One aspect of a medical device that often reflects this need is the embedded software that is essential to many of today’s healthcare products. While some manufacturers may think they require a custom solution, specifically suited to their device, incorporating an off-the-shelf software may be all they really need.
With this in mind, Kim Rowe, CEO and founder of RoweBots, addressed a number of questions and concerns many device manufacturers have with regard to embedded software for their medical technology. In the following interview, Rowe shares the advantages of her company’s software solution specifically developed for healthcare systems, addresses security concerns, and discusses connectivity questions.
Sean Fenske: What is RoweBots? Can you give a bit of insight into the company?
Kim Rowe: RoweBots is an embedded systems company with a long history of delivering embedded products with other companies. RoweBots is now expanding into medical technology and is starting to deliver products in this area. Our first product is Unison MedicalOS.
Fenske: What advantages are there for medical device manufacturers in using an “off-the-shelf” OS for their product rather than a truly custom solution?
Rowe: It takes about nine different factors to deliver a volume OEM medical product. By using MedicalOS, you get eight factors and help with the ninth. MedicalOS is lean, adaptable, secure, safe, connected, cloud, complete, and cutting edge. It will soon be certified and tested for medical use and this certification will eliminate significant work for final certification.
Fenske: Do you encounter compatibility issues with components used in a medical device and how are these addressed?
Rowe: EMI issues must be addressed with testing of the final products. As components are used and tested with MedicalOS, they will be added to the components list. Generally, digital electronics are safe with minimal attention to EMI and most devices are not an issue; however, there are exceptions, particularly with high clock rates and these exceptions will be identified when known.
Fenske: At what point do manufacturers typically approach you for assistance with the device OS?
Rowe: We see two scenarios generally. The first is during design when they realize that they need significant help with embedded software. The second scenario happens when they have tried to build a prototype and struggled, at which point they realize they need help.
Fenske: What would the ideal contact point be?
Rowe: It is best not to waste time and money trying to achieve something where you will fail. It teaches you quite a bit but wastes time and money. It is best to engage early and let us help.
Fenske: Do you aid in component/hardware selection for a device or make recommendations?
Rowe: Aid for component selection is what specialized versions of Unison MedicalOS is about. By providing known sets of components that integrate easily, have software support, and are known to meet specific requirements, the hardware design and integration complexity are substantially reduced.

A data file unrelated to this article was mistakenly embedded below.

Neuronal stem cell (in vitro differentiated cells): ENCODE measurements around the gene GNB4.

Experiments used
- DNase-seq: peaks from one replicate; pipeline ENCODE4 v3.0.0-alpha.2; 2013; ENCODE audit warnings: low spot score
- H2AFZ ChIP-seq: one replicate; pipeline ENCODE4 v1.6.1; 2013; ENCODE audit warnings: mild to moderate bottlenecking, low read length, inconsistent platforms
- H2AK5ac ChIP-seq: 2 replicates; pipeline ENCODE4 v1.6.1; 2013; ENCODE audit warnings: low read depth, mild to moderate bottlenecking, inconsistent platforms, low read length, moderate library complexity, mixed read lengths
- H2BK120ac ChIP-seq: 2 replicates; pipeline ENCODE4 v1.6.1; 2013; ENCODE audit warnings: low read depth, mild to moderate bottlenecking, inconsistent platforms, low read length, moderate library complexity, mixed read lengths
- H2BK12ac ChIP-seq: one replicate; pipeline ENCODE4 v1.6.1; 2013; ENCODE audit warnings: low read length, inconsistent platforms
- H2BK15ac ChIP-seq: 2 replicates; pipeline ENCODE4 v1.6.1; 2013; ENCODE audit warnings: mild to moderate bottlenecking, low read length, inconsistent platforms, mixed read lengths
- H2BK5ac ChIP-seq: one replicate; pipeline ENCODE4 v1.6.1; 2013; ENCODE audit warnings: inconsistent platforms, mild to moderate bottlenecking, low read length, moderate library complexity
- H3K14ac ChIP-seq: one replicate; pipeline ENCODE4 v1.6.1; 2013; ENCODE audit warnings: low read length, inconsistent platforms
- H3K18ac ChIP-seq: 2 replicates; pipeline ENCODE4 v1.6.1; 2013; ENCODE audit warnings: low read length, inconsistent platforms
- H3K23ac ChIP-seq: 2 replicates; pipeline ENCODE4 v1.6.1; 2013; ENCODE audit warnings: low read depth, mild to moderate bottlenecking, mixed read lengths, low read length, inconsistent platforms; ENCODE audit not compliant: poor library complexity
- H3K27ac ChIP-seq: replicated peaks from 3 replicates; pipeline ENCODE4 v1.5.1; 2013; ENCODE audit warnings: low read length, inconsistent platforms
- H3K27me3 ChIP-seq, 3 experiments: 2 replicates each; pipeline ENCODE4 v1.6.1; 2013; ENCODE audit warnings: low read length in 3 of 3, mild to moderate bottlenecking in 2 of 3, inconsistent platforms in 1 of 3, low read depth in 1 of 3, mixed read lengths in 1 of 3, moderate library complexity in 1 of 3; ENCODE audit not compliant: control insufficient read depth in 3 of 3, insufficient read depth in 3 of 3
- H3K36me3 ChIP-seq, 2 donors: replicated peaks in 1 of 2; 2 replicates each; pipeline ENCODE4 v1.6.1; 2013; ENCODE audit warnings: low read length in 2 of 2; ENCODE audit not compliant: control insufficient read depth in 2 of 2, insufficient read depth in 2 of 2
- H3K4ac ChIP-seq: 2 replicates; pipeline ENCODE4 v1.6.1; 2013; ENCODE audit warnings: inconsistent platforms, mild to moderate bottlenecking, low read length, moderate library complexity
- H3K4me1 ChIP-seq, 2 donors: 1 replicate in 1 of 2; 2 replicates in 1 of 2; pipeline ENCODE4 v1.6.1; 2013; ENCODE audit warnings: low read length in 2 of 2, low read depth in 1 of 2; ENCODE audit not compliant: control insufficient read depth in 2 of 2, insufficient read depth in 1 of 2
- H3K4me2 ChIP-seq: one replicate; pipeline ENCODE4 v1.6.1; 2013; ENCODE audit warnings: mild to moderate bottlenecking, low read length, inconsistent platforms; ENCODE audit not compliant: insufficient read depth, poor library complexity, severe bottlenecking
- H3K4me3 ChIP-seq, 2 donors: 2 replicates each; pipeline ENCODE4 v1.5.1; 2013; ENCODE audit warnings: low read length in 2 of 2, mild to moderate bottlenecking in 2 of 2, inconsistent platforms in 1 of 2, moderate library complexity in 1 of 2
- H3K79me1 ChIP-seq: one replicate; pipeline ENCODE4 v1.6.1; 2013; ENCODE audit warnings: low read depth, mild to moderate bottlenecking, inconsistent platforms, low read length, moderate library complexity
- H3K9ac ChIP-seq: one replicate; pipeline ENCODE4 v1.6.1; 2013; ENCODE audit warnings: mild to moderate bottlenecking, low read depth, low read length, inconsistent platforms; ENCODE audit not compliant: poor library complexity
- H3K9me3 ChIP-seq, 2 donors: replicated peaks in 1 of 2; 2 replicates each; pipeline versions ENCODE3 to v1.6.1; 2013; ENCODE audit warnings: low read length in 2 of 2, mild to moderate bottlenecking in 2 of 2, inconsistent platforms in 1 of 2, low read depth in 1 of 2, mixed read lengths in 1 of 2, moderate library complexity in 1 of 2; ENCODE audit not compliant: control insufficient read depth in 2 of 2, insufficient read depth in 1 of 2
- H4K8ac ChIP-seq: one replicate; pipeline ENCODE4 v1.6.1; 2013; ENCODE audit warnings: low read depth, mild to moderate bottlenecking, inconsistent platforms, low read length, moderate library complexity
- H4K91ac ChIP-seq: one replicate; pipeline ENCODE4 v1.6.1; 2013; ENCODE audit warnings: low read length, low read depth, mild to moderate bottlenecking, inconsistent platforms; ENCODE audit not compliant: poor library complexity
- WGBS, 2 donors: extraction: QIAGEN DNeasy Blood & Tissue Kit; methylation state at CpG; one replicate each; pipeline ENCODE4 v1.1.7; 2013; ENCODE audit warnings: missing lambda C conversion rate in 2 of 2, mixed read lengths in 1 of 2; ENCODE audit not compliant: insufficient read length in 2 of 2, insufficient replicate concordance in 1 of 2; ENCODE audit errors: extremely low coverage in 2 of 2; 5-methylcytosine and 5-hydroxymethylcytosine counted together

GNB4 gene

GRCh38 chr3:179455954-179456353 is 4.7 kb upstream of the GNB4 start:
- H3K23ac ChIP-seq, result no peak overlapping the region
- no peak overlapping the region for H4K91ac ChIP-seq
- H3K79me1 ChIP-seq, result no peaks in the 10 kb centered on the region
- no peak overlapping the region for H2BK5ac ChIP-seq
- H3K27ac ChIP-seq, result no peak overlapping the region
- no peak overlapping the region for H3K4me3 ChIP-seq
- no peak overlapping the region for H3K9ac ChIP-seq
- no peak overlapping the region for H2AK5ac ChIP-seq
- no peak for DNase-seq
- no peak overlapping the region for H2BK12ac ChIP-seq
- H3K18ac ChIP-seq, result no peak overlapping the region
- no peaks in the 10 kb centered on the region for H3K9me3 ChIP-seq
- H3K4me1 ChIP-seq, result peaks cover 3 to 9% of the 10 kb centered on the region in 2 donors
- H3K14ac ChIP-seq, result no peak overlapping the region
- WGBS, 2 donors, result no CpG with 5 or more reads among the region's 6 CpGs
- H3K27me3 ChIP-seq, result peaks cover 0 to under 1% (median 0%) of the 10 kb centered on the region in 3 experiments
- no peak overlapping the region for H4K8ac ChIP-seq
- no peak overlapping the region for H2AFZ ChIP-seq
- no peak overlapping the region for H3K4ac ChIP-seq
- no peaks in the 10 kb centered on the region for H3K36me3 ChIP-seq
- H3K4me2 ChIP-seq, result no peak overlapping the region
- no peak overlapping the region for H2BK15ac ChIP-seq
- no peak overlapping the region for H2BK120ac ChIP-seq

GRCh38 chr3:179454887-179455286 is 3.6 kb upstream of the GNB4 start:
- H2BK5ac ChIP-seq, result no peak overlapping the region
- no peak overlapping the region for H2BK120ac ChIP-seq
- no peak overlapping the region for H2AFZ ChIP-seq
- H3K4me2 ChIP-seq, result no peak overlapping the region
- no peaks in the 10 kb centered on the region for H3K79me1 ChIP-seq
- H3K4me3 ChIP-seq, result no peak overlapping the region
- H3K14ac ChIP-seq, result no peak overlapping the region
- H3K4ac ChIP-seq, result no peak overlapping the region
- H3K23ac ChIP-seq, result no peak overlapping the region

Fenske: Are you able to aid in the design of the device in any other way?
Rowe: We often get involved in the hardware design with our customers. We have considerable experience, and we can only succeed when they succeed, so we are eager to engage and help.
Fenske: A critical issue gaining more attention with medical device software is security. How do you address the growing concerns with this subject?
Rowe: UnisonOS was the first RTOS to offer free security components. This was done to make security a basic feature to achieve privacy, which is mandatory for medical devices. RoweBots has always been about secure systems; it is a primary feature of all our products. This extends from communication security into data security at rest to ensure that patient data is never at risk.
Fenske: Can you speak more to the issue of data security? How do you ensure that?
Rowe: By encrypting data using either software or hardware provisioned algorithms, data in the file system can be protected. It is a critical element particularly for wearable devices, which can be lost and physical access is available to make data extraction much easier.
Fenske: Where do you see the medical device industry lagging behind in terms of security? How is this industry compared to other industries in which you operate?
Rowe: It is more about where it is not lagging. Medical costs are restricting budgets and thereby limiting upgrades and maintenance. By integrating maintenance in the purchase price and using the MedicalOS over the air secure upgrade capabilities, medical device companies can be part of the solution for this issue.
Fenske: What about connectivity; does the medical device industry need one agreed upon communications platform to further progress functionality between devices?
Rowe: I don't think so. Different communications protocols provide options for different use cases, making for better products. Standards for medical data exchange are good though and will help eliminate errors in data, which is provided if the standards are up to the application measurement task.
Fenske: Would one connectivity standard improve security of devices?
Rowe: It could, but many communications are secured to the cloud with TLS. The issue is generally to make sure layered security is provided along with this and data at rest security is used in all cases (including when the communications protocol might store messages waiting for delivery).
Fenske: Do you find device manufacturers are fearful of having devices operating in the cloud? Is there a lack of understanding with this type of technology?
Rowe: Hospitals and physician’s offices are all computer based today with networks and security. Working with IT to get things secured is an issue. In general, this is an issue that can be overcome.